At first glance, it had all the makings of a major drug bust. About 40 Lodi police and firefighters raided a commercial warehouse Tuesday, Sept. 14, and found 30 pot plants worth roughly $4,200, along with two pounds of what appeared to be crystal methamphetamine.
But the bust turned out to be, well ... a bust.
The Lodi man and his mother who rented the 1,500-square-foot shop had medical marijuana cards, making their small pot-growing operation perfectly legal. And the meth? That turned out to be plain old deodorizer used to mask the pungent smell of maturing marijuana plants.
But the case has highlighted the murky rules surrounding the legal cultivation of marijuana for medicinal use. Police are often forced to navigate the uncharted territory of determining which growing operations are legitimate and which are not.
“It puts the city in a very difficult position in terms of enforcement,” said Stephen Schwabauer, Lodi’s city attorney.
He said city officials have had to hold back from setting marijuana guidelines for law enforcement because state regulations are ever-changing, and any standards established by Lodi officials in the meantime will likely have to be altered.
The cultivation and distribution of medical marijuana isn’t governed by any California regulations. The state leaves it to county and city governments to establish pot-growing guidelines, which vary widely. For example, San Joaquin County allows 6 mature plants or 12 immature plants and up to 8 ounces of processed marijuana for legal operations. Sonoma County, meanwhile, allows the growing of up to 30 plants and permits the possession of three pounds of marijuana.
Although patients are required to receive a doctor’s prescription before obtaining a medicinal marijuana card, there is no system in place for various jurisdictions to keep track of who has them, according to George Mull, Sacramento attorney and founder of the California Cannabis Association. The result is that police have to decide which suspected pot building to raid and which to leave alone.
“You’re asking a police officer to act like a judge,” Mull said.
Police raided the warehouse on Auto Center Drive because neighboring businesses complained about the smell of marijuana wafting through the walls. Narcotics officers monitored the building for several days and unsuccessfully tried to contact the renter, Darren Dean.
“(The smell is) strong enough to upset us,” said Jeff Kester, owner of Embroidery Works next door to the growing house. “You’ve got to open the door so you don’t get a headache.”
Closer observation by narcotics investigators revealed that the building was using six times the amount of electricity commonly used by similar-sized tenants. Dean had told the property owner that the space was being used to store painting materials. Ladders, drop cloths and painting supplies were stored alongside the custom-built marijuana growing structure inside the small warehouse.
Part of the concern from city officials is safety. Firefighters frequently respond to fires started by poorly built marijuana growing equipment. Last month, an apartment in Boulder Creek near Santa Cruz was damaged by a fire sparked by jerry-rigged lighting fixtures in an in-house pot garden.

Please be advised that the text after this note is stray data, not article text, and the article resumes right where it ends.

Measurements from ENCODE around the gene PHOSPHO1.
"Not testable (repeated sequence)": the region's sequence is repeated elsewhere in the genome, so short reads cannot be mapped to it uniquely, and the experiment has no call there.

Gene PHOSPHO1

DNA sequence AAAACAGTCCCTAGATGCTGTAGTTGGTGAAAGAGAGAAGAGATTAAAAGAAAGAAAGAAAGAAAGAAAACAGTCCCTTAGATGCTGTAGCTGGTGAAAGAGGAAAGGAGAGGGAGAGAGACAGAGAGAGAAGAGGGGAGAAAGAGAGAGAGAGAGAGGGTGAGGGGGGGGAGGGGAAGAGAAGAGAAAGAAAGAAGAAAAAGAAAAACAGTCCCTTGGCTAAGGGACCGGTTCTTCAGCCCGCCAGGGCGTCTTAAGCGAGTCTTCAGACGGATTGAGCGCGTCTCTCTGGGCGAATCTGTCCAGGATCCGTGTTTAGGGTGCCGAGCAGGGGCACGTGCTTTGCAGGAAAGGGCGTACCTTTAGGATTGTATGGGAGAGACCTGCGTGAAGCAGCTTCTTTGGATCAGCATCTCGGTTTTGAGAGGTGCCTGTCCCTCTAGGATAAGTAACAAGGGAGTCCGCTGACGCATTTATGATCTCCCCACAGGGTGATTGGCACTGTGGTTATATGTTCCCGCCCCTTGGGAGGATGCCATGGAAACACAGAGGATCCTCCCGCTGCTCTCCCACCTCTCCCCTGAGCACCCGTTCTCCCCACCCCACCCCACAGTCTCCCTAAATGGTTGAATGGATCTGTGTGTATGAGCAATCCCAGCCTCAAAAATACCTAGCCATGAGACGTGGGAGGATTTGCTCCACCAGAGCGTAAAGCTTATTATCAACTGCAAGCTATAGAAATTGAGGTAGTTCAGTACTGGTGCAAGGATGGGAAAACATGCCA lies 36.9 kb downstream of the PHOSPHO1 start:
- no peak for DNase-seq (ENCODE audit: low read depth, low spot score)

In fact, it is more common for pot growers to be cited for building code violations than for growing the drug itself, according to Mull. Growers frequently overtax indoor electrical lines by adding additional outlets for lights meant to nourish the plants. The moisture given off by indoor marijuana gardens can also lead to problems with toxic black mold.
Mull said he couldn’t think of any state law that specifically prohibits growing in industrial buildings, and the laws that apply to ordinary indoor vegetable growing generally apply to marijuana growing operations as well.
“Unless you have an ordinance in place, you don’t need a special permit (to grow marijuana),” he said.
But marijuana advocates like Mull and law enforcement officials agree that the lack of an official permit process has led to misunderstandings like the Dean raid.
“There’s no way to know unless someone puts a sign in front of their house saying they’re a legal grower,” said Gary Armstrong, retired Stockton police officer and past president of the California Narcotic Officers Association.
According to Lodi spokesperson Jeff Hood, the Lodi Fire Department spent $1,600 for 18 hours of overtime for fire responders for the Dean incident. The Lodi Police Department didn’t incur any extra cost from the raid, but Hood said the real costs come from lost opportunity and wasted time.
“It would be a lot easier if it was a legal prescription drug that you picked up at the pharmacy,” Schwabauer said.
In November, Californians will vote on whether to further broaden the definition of legal pot and enact some form of taxation. Proposition 19 permits local governments to impose and collect taxes from marijuana growers and sellers. Proponents hope the initiative will help clear up some of the confusion over how to regulate the substance. Law enforcement officials almost universally oppose the proposition, saying it will further muddy the waters of drug enforcement.
Regardless of whether the law passes, the sale and possession of marijuana remains illegal under the federal Controlled Substances Act.
According to Dean’s neighbors, he has been allowed two weeks to harvest his crop before the property owner begins the process of evicting him.
“I’d like to know if this is legal or illegal — bottom line,” said Armstrong.
Contact reporter Ryan Campbell at firstname.lastname@example.org.